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Have I been approaching this wrong? Really depressed and frustrated.

wngdwaf_1wngdwaf_1 Alum Member
in General 89 karma

Crying as I'm typing this. I apologise for my grammar and clarity in advance.

I started studying at around late April. I just finished Uni and had decided to take the summer off to work at my part-time job that gives me very minimal hours and study for the LSAT alongside. I had wanted to take the Sept test and apply this cycle. But here's the thing.

I have ADD/ ADHD and my focus is honestly straight trash. I have the option to take medicine for it but when I do, it doesn't work effectively and it makes me lose all appetite and to be fixated really, really hard on one thing, so that I won't be able to get much done at all and will be frustrated, hungry, tired, and angry at the end of the day.

Throughout my Uni years, I've learned that the more I occupy my day, the more effectively I work and the better my mood is. But now with school being over, and me working anywhere from only 6-9 hours a week, I have the majority of my time free. And when this happens, I tend to waste it, self loathe, and then spend 3 hours a day actually studying for the test. Even during these 3, precious hours, I would stress about how incompetent I am for getting questions wrong, making stupid mistakes, and not being able to figure out how to diagram properly (currently on LG portion of CC). When I realise how much studying time has already passed and how much work I've only accomplished, I get really upset and this carries on to the next day. Then the cycle repeats.

I'm currently already 2 weeks behind on my schedule. I have no idea how I'm going to catch up, where I'm going to find the motivation to even get any work done, how I'm going to be as competent as a lot of you are on this site before test day, and how on earth I would be able to get into my dream school and become a successful lawyer I've dreamt of becoming. I have questioned my temperament and capabilities throughout my journey so far for many times. I asked myself how on earth would someone like me make a good lawyer if I'm not even capable of getting myself together to write one test, and how the hell would I even amount to anything if I don't even have the drive to succeed anymore. At this point, I'm honestly on the brim of giving it all up.

I did 4 years of uni back to back, without taking a single term off, because I have always hated down time. And taking time away from school would mean moving back with my family, and trust me when I say they're not nice to me and a majority of my issues came from them.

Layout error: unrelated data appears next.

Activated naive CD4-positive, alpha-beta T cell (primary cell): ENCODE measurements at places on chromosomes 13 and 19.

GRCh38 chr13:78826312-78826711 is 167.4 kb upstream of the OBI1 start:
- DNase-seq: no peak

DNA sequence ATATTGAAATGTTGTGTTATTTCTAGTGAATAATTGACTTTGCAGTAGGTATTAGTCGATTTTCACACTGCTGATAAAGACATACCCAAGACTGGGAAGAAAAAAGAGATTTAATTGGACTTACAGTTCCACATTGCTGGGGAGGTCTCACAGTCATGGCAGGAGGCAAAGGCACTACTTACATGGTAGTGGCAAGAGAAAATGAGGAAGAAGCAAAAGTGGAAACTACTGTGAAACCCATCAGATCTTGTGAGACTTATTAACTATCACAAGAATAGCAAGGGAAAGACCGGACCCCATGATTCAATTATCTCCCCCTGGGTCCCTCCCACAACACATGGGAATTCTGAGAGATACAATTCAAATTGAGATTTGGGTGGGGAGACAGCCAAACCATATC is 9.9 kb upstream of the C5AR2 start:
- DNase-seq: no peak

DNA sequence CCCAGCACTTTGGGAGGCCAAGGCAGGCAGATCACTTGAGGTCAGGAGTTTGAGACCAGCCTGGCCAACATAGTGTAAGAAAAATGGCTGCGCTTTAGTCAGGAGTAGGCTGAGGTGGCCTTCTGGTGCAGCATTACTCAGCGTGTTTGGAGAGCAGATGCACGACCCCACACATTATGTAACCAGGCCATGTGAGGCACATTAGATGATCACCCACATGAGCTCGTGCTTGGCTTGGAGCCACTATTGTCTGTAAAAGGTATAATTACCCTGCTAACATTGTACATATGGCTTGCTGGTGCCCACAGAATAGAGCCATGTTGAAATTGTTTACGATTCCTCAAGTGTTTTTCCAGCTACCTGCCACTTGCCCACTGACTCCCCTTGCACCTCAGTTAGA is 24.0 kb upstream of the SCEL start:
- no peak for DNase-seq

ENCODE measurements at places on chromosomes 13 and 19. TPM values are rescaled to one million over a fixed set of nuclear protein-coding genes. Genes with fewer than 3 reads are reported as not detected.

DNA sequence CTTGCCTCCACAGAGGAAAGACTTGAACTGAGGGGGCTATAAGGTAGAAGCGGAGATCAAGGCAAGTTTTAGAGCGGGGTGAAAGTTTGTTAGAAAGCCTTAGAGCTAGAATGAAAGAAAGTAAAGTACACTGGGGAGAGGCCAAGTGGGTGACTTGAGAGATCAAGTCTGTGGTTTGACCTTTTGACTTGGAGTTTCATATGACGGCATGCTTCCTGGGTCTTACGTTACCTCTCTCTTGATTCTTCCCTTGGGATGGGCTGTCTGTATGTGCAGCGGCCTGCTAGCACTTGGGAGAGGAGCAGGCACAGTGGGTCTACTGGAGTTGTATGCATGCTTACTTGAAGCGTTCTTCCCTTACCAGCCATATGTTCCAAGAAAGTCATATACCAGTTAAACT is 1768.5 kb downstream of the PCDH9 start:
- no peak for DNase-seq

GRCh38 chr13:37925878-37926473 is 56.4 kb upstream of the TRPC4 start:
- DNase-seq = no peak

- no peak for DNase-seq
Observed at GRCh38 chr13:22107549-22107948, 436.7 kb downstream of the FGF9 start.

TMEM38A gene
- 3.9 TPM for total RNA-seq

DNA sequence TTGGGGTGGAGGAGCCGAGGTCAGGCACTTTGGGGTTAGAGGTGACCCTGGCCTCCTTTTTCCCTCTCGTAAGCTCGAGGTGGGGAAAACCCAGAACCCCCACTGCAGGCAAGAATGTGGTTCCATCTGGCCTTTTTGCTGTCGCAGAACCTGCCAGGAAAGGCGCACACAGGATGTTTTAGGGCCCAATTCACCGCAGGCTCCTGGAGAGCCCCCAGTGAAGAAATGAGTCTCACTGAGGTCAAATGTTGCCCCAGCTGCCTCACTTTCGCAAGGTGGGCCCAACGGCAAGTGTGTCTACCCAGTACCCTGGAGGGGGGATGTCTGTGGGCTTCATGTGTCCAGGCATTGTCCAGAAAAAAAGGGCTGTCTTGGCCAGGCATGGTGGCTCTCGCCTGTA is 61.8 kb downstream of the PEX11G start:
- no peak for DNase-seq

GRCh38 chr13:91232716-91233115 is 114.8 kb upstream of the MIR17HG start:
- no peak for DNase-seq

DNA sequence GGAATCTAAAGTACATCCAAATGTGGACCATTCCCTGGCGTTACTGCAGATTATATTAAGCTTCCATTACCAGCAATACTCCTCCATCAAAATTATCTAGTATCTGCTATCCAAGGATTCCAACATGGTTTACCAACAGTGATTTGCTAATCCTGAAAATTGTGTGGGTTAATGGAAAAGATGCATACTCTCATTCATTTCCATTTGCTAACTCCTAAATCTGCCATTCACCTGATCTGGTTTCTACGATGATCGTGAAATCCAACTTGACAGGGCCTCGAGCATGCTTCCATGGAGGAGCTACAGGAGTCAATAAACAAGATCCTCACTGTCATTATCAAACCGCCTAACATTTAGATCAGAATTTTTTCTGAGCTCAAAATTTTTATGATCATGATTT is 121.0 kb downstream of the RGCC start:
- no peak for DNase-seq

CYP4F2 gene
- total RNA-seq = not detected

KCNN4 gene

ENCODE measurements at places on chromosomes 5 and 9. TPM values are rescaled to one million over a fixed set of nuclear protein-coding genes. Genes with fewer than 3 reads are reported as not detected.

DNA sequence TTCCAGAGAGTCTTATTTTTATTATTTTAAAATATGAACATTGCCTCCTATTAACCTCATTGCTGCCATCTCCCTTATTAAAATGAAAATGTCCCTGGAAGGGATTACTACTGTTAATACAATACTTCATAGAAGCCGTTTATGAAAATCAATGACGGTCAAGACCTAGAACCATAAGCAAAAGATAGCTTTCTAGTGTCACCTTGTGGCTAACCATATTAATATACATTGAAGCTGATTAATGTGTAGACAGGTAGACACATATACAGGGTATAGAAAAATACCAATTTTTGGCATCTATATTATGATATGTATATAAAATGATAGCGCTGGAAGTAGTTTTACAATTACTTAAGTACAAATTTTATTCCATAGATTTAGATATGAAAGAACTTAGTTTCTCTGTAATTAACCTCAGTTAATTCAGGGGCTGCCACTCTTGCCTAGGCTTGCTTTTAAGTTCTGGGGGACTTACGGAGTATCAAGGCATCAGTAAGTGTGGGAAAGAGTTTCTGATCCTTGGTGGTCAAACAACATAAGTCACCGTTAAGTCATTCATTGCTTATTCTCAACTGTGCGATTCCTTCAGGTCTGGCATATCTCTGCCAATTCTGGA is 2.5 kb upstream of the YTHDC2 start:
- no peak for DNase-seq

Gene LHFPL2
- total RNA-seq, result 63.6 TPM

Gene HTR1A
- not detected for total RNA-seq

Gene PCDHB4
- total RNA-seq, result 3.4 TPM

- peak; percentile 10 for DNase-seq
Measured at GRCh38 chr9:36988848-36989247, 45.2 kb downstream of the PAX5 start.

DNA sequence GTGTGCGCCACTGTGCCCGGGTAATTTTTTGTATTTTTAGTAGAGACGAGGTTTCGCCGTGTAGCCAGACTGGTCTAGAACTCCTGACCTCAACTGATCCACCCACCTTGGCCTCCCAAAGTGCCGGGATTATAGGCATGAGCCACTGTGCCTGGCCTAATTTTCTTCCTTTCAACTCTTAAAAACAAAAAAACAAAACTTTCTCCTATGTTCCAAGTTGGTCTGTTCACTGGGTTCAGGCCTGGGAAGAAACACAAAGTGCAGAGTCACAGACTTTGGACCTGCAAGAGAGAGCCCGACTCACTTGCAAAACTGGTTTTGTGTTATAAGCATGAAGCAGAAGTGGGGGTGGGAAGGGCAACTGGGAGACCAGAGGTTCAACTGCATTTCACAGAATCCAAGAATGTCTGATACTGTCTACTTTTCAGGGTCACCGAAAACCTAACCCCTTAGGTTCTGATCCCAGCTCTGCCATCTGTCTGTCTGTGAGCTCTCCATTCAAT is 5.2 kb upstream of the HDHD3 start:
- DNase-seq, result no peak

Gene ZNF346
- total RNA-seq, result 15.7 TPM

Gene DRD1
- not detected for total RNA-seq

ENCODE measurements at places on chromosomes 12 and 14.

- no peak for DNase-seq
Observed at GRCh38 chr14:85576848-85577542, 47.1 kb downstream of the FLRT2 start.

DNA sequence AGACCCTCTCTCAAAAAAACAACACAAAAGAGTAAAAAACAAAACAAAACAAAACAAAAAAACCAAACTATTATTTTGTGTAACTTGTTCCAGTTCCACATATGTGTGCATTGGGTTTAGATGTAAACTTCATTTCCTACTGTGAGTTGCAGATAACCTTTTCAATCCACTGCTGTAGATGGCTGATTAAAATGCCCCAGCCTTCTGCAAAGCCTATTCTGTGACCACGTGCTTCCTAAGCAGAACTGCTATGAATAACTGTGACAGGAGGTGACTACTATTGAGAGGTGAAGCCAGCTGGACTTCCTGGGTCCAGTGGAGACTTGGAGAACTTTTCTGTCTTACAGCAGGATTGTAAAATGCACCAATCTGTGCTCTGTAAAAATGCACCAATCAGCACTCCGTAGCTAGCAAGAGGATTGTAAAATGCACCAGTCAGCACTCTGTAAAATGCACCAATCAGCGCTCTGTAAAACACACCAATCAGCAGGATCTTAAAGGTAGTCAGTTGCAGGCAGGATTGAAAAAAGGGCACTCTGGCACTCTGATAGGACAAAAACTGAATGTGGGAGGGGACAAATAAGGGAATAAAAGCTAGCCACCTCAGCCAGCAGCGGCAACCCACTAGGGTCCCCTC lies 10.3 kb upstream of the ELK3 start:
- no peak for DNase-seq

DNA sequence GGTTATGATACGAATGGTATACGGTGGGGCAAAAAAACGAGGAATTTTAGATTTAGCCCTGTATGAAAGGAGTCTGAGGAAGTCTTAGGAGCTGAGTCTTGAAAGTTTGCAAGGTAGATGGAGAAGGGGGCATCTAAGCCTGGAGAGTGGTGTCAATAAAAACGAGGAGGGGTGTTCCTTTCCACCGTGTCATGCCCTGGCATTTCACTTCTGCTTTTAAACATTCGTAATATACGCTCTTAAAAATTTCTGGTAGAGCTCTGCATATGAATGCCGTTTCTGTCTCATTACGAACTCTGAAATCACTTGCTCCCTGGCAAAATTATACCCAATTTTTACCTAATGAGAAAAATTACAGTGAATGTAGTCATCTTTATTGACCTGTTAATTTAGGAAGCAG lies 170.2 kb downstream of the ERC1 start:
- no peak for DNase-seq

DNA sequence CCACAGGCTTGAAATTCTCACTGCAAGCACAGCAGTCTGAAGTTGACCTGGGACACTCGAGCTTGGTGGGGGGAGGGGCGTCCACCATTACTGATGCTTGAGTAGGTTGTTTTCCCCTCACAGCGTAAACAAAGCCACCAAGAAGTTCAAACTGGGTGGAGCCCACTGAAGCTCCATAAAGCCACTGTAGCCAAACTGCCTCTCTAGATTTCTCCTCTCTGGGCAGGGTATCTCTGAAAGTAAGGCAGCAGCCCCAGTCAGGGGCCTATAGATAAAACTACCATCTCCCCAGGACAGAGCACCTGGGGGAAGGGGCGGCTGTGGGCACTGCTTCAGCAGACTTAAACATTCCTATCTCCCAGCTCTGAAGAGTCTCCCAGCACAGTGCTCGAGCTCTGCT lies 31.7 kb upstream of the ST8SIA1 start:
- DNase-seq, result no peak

Before these 4 years, I took a year of uni at another school that I ended up hating. Many things happened that year that led me to spend the entire 4-month summer after that year almost entirely at home. I saw my mental health decline shortly after I first transferred to my current school, while I have had long stretches of time throughout these 4 years where I felt capable and energised, the majority of the time I was in a horribly dark place and I think I'm in it again right now.

I know that I am mentally, physically, spiritually, and emotionally not in the right spot to start the gruesome journey that is LSAT and expect to get a good score in this state of being. However, I'm terrified of the idea of taking a whole year off. My degree wouldn't allow me to get any decent job, and the longer I stay out of school, my gut tells me that the less I would want to or would have the motivation to get back into school, if you know what I mean. And plus, I have already purchased the ultimate+ package and I really don't want to waste it.

I'm not exactly sure what I'm hoping to get from posting this. I'm just feeling really, really down and I've been very, very frustrated at myself. My uni convocation is next week, and I find it really depressing that I don't feel a speck of joy for having made it through 5 years of uni alive. Oh, and my part-time job is ending in July, because the place closes down for 1.5 month in the summer. I work with older women who are all mothers, and to be honest, they have given me more love than I have ever given myself or have gotten from my actual family. Losing that support network is going to be tough on me. So, more to say that I have no idea how I'm going to get through this summer in the right mindset and actually be productive, make myself proud, and take my life to a place where I want it to be.

I don't know how you guys do it. Or maybe it's just because I'm just really lacking in character. Or perhaps this career path just isn't for me?

Sorry for the long rant. I feel slightly better now. I'm open to any words of wisdom.



  • alumivacuialumivacui Alum Member
    212 karma

    Yeah. Quit. It's all over. You're doomed for failure. Destined to work as a Walmart greeter (no offence to all my fellow greeters out there)

    Or, perhaps don't try to be so hard on yourself. Much like you I struggle with ADHD and it has made my studying... interesting to say the least. However, I've come to stop looking at the study schedule as the holy scripture. Fuck that. Instead, I mapped out a plan for me.. by me... and incorporated the CC into that plan. What does this mean you ask? Well I'm glad you did! The CC isn't a checklist. When you finish the CC you aren't ready to take the test... hell nah, the CC is just your introduction to the material. So introduce yourself to what you want, when you want, for how long you want. If you're doing LR and struggling and come to a point where continuing to do it won't benefit you, move on! come back to it!